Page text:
There is no definitive history surrounding the americana technique, all that is known is that the figure four grip was utilised in catch wrestling, and was the ude garami in Judo. This bent arm lock was a major part of the catch wrestling repertoire, which was transferred down into the Brazilian Jiu Jitsu art form. The technique was used in early Gracie Jiu Jitsu by Helio Gracie, and was one of his weapons he used during his career. There have been some fables surrounding its birth, as some people think it was created in the late twentieth century. An American grappler named Bob Anderson had apparently shown Rolls Gracie the technique, where Rolls then named the technique the americana in honour of his American friend. The fact still remains though, that the americana technique was being used much earlier in Martial Arts history, as Judokas, and catch wrestlers were already well versed in the bent arm lock, and the figure four grip.
IS THE AMERICANA AN EFFECTIVE SUBMISSION
Even though the americana is one of the more basic submissions in the Brazilian Jiu Jitsu arsenal, it can be extremely effective. This technique can often catch an opponent off guard, as it is not commonly used at the high level of Brazilian Jiu Jitsu competition. Sometimes during the middle of a transition, an opponent may leave their hand wrapping around a waist, as they attempt to wrestle their way through, and this can be the perfect opportunity to secure the americana submission. To use the americana effectively the practitioner really only needs a small avenue of attack, because this submission only involves a wrist grip with a figure four thread through it, and a slight rotational pressure to get the tap. This is one of those submissions that can be easy to defend, but once a practitioner has their opponent deep in the trap, it can be really easy to submit their opponent too.
HOW TO APPLY THE AMERICANA
There are different ways to apply an americana in Brazilian Jiu Jitsu. This bent arm lock can be secured from the side control position, the mount position, the guard position, and also from the kesa gatame position. To secure this submission from side control the practitioner will move their cross face, and trap their opponent's head in between their elbow and their knee. Their opposite hand will secure a wrist grip, before feeding it to their other hand. From here the practitioner will thread their free hand through the back of the elbow, and onto their own wrist, creating a figure four grip. To finish the americana the practitioner will simply pull the elbow in towards their opponent's ribs, as they start to apply a rotational strain to their opponent's shoulder, by raising the elbow, and angling their figure four grip down towards their opponent's hips.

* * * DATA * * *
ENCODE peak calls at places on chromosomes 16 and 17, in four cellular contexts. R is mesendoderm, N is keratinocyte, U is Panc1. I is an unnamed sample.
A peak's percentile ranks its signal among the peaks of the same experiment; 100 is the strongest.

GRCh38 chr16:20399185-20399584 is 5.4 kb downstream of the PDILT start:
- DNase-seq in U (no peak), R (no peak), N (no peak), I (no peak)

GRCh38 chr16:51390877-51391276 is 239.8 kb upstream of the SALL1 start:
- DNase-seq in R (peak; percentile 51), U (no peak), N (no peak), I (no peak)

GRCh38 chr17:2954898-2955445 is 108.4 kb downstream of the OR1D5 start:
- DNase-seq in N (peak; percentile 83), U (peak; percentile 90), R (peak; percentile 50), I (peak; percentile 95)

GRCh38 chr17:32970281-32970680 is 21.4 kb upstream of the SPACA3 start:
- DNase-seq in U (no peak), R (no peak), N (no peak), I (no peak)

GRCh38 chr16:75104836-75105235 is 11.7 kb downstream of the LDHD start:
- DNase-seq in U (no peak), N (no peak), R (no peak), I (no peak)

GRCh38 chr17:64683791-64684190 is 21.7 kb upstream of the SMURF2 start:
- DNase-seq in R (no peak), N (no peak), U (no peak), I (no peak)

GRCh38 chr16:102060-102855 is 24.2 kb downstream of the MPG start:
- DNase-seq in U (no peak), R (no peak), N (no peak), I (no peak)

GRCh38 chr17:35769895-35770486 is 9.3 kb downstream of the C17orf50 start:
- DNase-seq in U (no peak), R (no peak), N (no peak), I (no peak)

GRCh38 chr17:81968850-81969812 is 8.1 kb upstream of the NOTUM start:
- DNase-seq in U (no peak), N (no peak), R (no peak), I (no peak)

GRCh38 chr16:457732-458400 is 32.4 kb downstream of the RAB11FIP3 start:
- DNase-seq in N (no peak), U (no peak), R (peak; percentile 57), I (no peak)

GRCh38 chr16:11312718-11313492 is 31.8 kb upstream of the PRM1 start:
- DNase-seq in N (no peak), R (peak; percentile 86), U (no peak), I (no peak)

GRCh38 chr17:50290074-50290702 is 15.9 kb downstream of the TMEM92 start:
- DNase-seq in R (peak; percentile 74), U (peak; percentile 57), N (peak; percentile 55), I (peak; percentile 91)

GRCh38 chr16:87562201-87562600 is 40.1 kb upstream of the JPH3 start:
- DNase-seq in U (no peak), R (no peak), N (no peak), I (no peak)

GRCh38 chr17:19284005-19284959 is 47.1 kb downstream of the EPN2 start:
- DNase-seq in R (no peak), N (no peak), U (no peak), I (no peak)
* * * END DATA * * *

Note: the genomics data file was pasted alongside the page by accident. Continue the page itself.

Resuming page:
Applying this submission from the mount position is quite similar from side control. Quite often when an opponent is in the mount they will try to escape by turning onto their side, and using their hands as frames. When an opponent tries this movement the practitioner will shimmy their knees into a higher mount, as they force one of their opponent's arms up higher then their shoulder line. By doing this it will create a weak point, making this hard to defend for an opponent. From this position the practitioner will apply the figure four grip, and begin angling their elbow into their ribs, as they circle the wrist grip down towards the mat.
This submission can be applied from the guard, although it is a higher percentage to go for the kimura instead. To achieve the americana from the guard the practitioner needs to secure a wrist grip. From here they can reach over their opponent's head as if they were about to lock in the kimura grip, but instead pass the wrist grip to that hand. Now they can use their free hand to thread in behind the elbow, securing a grip on their own wrist. To finish this submission the practitioner will simply apply rotational pressure, circling their opponent's arm towards the mat. In most cases this will force their opponent to give up the top position, so even if the submission doesn't quite work, it can result in an easy sweep movement.
Another way to secure an americana is from the kesa gatame position. This is a control position that a practitioner can use by switching their hips from side control, as they face their opponent's head, and apply pressure to their sternum. From this position the practitioner will control the wrist closest to their own hips, by using a wrist grip, and pushing it towards the mat. From here they will secure their opponent's wrist underneath their own bottom leg, and for some opponents this may already be enough pressure to get the tap. If the opponent has more flexible shoulders, then the practitioner will adjust by locking a triangle around the arm, and using their hips to lift their opponent's arm upwards, creating an americana with their legs.